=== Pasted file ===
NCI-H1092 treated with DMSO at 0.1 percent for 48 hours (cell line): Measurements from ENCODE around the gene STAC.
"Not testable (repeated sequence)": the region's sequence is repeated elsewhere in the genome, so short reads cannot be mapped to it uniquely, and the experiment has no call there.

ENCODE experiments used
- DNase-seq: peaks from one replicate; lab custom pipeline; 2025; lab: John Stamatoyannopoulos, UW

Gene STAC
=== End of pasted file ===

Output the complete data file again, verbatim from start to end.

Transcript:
NCI-H1092 treated with DMSO at 0.1 percent for 48 hours (cell line): Measurements from ENCODE around the gene STAC.
"Not testable (repeated sequence)": the region's sequence is repeated elsewhere in the genome, so short reads cannot be mapped to it uniquely, and the experiment has no call there.

ENCODE experiments used
- DNase-seq: peaks from one replicate; lab custom pipeline; 2025; lab: John Stamatoyannopoulos, UW

Gene STAC